The coal tit is approximately 10 centimeters long, and a little smaller than a sparrow or chickadee. The tail is shorter than a great tit, and the wings are a bluish gray, the head black, and there is a black stripe on the side of its face that runs from its eye to the beak. It's white from its cheek to its throat, and its stomach is white as well. It also has a black patch on its chest. This bird doesn't seem to mind humans, and sits on the branches of the wild cherry and dankobai trees(lindera obtsusiloba) that are by the deck and also sit atop the railing on the deck itself. That's when I noticed that it makes a low kind of groaning sound. I thought at first that this bird has a strangely low voice despite it being so small. But, after studying it more closely, I found that it was actually the sound of its short wings rapidly oscillating and shaking the air.

When they come to the trees near our house, these birds move so lightly and freely up and down, from branch to branch of the trees that stand so straight and vertical, and pick at the little bugs that they find there. After about two or three times of repeating this, they then move on to a separate tree, leaving a high pitched sound behind. The birds that fly down onto the deck search for the little bugs that are apparently in between the wooden floor boards.

Suddenly, what I thought was the shadow of a small rock flying by in front of me hit the sliding glass door of the house with a loud thud. Looking down, I saw a bird lying with its white stomach face up, writhing and struggling. It looked as though it had suffered a concussion and lost its balance. I watched it thinking that it would eventually recover, but it had gotten one of its feet caught between the wooden floor boards and wasn't able to get up. I bent down and scooped the bird up in my hands, with just its head peeking out. It tried to resist for a while, but eventually calmed down. Its eyes fluttered about as if it was trying to figure out what was going on. I don't know why, but, feeling the warmth of this small living thing in my hands, I felt very happy. It's not because, coincidentally, I had been able to get this bird without any effort on my part, but it was because this small creature wasn't thinking of me as an enemy, but was quietly leaving things to me. We stayed that way for about ten minutes with me warming the birds in my hands and stroking its head occasionally with my thumb, praying for its quick recovery. I then put the bird down on a table. The bird stood with its feet braced, and it seemed that it was still unable to put any weight on its left foot. I scooped the bird up in both hands again, and walked slowly around the deck of the cottage. The trees near me shook from the rapid wing motions of the companion birds, and, as if in reaction to this deep short resonating sound, the bird in my hands moved its eyes and head looking here and there at the sky.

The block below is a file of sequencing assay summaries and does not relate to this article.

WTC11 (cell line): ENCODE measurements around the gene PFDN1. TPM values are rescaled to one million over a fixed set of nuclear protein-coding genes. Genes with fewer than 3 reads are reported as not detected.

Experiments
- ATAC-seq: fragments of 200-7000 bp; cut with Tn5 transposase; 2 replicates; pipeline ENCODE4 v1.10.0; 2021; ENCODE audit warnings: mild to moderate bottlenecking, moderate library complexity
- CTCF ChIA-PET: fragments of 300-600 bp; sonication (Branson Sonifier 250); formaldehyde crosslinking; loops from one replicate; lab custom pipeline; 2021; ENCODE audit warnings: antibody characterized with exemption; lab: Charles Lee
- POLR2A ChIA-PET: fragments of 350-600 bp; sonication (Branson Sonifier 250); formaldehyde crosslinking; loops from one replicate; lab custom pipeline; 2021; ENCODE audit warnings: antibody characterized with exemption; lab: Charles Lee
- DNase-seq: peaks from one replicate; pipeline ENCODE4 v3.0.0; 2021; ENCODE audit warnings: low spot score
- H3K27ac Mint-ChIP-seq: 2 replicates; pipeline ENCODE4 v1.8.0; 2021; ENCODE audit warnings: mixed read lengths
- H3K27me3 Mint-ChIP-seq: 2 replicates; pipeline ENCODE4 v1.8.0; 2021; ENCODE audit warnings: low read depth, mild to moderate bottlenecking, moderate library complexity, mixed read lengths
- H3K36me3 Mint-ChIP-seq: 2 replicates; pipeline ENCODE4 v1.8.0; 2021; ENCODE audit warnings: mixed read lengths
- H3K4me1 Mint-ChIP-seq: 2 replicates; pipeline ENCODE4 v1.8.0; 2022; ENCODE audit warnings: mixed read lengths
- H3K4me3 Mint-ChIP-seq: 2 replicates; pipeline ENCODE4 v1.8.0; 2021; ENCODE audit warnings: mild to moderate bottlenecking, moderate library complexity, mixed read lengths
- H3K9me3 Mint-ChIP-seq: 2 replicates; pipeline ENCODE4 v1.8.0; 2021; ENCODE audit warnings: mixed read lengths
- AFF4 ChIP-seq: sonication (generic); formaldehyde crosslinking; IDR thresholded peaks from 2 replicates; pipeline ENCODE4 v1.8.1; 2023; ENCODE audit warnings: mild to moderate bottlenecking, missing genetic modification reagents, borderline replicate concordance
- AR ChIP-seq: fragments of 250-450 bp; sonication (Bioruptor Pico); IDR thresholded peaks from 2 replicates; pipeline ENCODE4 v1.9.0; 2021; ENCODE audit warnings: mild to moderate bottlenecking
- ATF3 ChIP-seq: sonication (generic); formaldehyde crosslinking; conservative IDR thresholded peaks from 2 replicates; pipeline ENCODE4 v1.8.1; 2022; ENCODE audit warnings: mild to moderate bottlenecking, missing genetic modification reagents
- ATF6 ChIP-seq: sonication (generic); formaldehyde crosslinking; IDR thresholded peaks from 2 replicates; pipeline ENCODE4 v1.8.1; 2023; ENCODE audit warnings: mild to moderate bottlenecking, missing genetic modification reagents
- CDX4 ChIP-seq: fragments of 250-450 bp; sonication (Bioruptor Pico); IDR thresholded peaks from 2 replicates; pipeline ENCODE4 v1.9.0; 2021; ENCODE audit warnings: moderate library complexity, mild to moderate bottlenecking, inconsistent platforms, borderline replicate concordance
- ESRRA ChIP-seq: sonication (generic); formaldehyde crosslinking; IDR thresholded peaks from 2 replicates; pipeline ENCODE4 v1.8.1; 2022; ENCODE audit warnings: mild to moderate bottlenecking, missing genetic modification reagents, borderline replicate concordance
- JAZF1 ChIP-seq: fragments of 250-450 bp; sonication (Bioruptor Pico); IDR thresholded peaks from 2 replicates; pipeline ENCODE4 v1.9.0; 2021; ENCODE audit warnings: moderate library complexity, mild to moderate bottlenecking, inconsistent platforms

After about 15 more minutes, I extended my forefinger to the bird in my hand. Although a little clumsily at first, I could feel the bird anchor its left foot onto my finger. I then opened up my hand, and the bird did not even fly away, but, instead, stood on my finger. When I tried to get up out of the chair, the bird, again letting out that whirring sound, flew away and landed on a branch of a nearby wild cherry tree. It was about a meter above me, and, the way the bird was perched looking down, it seemed as though it was looking directly at me. It stayed in that same position for about ten minutes, and then it started to give out that high-pitched cry every now and then. After about another five minutes, the bird changed its position, flew nimbly about 2 meters up the trunk of the tree, and looked up at the sky and began to sing. "Oh, it's all better now," I thought looking at the bird somewhat sadly. I wanted it to hurry lest it be left behind by its friends.

In one of his books, essayist Jimpei Arakawa wrote about a bird flying into a glass window. At first I thought these things happened because birds weren't able to see or recognize the clear colorless "glass", and, trying to fly into the house, flew into the glass instead. However, according to Mr. Arakawa, if the glass is between the bright sky and a dark room, the glass hides what's inside the house, and, instead, reflects the sky. So, the bird, seeing only sky, doesn't slow down and ends up crashing into the glass. In some cases the bird may end up, not with a concussion, but dead. Mr. Arakawa writes that he's found the carcasses of these poor birds on his veranda ever since he built his cabin. And he finally came to the conclusion that the reason for it was that his "cabin was blocking the flight course of the birds."

The same may apply to what happened before my very eyes. Fortunately, this was the first time I found an unconscious bird on the deck of our villa, and, though it's been seven months since then, it has not happened again. Coal tits apparently move through the mountains in flocks--it may be that the birds have stopped flying over our villa. I can't say for sure, but, whenever we leave our villa, we have, for safety sake, too, made it a habit of closing the curtain on the inside of the glass doors and windows.

- MT